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Although it’s widely believed that pastry is one of the more challenging culinary techniques to master, our guide is here to show you there’s no mystery when it comes to making mouth-watering pies, pasties and patisserie treats.
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Not sure of the difference between shortcrust and puff? Can’t tell your flaky from your filo? If you really don’t have a ‘choux’ when it comes to pastry, our guide is here to clear things up. And once you’ve decided to give pastry a go, our step-by-step guides are full of hints and tips to help you master the techniques right from the start.
Shortcrust pastry is the classic pastry used for pies, tarts and quiches and is made from flour, fat and salt, with water added to bind the dough. This simplest and most common form of pastry is made by mixing the flour and salt with the fat – either by rubbing in with fingers or using a food processor – adding water to make dough and then rolling out the paste. Mixing the flour with the fat at the start inhibits gluten formation and results in a ‘short’, or crumbly, tender pastry.
Sweetcrust pastry, also known as paté sucrée, is similar to shortcrust but replaces the water with sugar and egg yolks to bind the pastry.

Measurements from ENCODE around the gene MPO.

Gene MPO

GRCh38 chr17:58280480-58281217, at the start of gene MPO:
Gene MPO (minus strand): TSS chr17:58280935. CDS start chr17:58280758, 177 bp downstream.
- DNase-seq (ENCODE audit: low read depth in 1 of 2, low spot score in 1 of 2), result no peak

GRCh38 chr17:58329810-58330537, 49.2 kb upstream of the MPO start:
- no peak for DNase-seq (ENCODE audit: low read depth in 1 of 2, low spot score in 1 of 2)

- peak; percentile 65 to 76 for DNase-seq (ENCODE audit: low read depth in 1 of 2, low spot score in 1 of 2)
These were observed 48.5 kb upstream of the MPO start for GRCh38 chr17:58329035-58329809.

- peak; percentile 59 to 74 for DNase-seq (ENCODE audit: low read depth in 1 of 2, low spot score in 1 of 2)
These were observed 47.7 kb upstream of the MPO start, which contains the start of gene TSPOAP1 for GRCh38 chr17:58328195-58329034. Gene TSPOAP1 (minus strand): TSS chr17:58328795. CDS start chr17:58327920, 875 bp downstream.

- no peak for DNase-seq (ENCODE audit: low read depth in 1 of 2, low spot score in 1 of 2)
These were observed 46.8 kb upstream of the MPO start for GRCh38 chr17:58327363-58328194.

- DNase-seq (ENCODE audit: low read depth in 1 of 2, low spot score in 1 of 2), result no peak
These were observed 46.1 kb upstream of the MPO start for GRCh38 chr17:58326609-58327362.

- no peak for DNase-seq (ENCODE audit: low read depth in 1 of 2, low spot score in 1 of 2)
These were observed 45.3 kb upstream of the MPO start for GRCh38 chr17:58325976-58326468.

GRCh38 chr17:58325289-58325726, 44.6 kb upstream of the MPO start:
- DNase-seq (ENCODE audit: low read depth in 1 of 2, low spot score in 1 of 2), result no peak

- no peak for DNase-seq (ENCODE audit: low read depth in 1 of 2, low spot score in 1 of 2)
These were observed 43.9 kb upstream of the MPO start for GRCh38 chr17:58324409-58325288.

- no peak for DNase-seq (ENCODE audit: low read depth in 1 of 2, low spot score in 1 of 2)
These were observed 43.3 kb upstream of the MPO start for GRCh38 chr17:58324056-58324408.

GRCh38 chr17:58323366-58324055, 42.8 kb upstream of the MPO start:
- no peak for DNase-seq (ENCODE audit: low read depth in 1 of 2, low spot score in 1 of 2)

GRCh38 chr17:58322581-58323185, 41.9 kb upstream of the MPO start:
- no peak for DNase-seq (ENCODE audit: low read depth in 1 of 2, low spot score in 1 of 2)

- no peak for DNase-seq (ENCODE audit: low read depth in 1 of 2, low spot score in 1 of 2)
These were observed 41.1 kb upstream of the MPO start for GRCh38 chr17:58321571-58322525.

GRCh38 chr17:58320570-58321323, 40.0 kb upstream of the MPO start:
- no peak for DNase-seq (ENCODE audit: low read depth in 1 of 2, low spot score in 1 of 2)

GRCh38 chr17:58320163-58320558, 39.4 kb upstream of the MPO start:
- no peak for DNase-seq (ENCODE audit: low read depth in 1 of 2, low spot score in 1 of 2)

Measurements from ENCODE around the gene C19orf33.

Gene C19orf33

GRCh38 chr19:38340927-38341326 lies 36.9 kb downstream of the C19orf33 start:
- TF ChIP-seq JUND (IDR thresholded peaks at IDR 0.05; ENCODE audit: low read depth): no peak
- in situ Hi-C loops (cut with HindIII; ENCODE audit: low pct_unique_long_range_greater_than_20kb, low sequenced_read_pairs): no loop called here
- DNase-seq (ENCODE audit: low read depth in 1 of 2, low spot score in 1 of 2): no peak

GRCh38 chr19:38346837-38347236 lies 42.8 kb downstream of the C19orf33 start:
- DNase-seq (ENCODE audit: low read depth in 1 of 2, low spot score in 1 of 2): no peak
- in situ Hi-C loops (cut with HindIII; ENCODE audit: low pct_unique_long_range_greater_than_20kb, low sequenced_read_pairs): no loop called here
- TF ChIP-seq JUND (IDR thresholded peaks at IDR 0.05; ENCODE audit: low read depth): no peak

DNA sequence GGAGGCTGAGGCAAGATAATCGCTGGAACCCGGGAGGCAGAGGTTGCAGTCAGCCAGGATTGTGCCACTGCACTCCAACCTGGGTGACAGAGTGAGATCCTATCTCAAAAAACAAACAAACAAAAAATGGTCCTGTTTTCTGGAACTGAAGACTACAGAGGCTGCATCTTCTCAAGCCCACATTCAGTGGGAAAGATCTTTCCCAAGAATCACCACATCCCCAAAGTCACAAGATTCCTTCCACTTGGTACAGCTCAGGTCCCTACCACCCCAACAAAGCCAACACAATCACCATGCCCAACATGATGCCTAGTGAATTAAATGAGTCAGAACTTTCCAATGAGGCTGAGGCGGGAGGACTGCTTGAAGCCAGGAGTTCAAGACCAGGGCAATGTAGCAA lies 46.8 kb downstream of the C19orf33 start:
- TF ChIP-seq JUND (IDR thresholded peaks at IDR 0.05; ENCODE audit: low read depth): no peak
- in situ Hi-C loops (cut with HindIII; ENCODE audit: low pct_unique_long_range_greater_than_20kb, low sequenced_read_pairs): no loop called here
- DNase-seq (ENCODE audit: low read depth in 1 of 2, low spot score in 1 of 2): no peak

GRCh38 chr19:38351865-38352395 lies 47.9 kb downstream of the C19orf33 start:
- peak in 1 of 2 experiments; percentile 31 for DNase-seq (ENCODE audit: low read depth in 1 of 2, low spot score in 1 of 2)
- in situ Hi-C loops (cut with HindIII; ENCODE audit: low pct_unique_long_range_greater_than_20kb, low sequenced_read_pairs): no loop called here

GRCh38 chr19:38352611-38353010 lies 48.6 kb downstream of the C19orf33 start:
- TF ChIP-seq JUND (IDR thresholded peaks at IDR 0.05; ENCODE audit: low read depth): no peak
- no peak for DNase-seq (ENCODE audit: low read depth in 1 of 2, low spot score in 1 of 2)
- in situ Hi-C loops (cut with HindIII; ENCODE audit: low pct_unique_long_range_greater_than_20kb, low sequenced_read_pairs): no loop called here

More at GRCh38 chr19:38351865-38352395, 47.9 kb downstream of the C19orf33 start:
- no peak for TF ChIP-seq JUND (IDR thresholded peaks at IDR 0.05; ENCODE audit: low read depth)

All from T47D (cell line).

Flaky pastry is a crisp, buttery pastry, often used for pie toppings. It’s made by leaving larger pieces of fat in the dough which, when baked, melt to create flaky layers and release steam, causing the pastry to puff up.
Puff pastry has many thin layers of butter in the dough, created by repeated rolling and folding. When the butter melts on baking, it adds crispness to the pastry and releases steam that puffs the layers up. Used to make Danish pastries, it comes out of the oven light, flaky and tender.
Choux pastry takes its name from the French word for cabbage, which shape it closely resembles after baking. The initial mix is enriched with egg that is vigorously beaten in to make a more watery mix, closer to a paste than a dough, which steams and then solidifies on baking to form a light, hollow pastry. Its texture means it can be piped into shapes like eclairs and profiteroles before baking.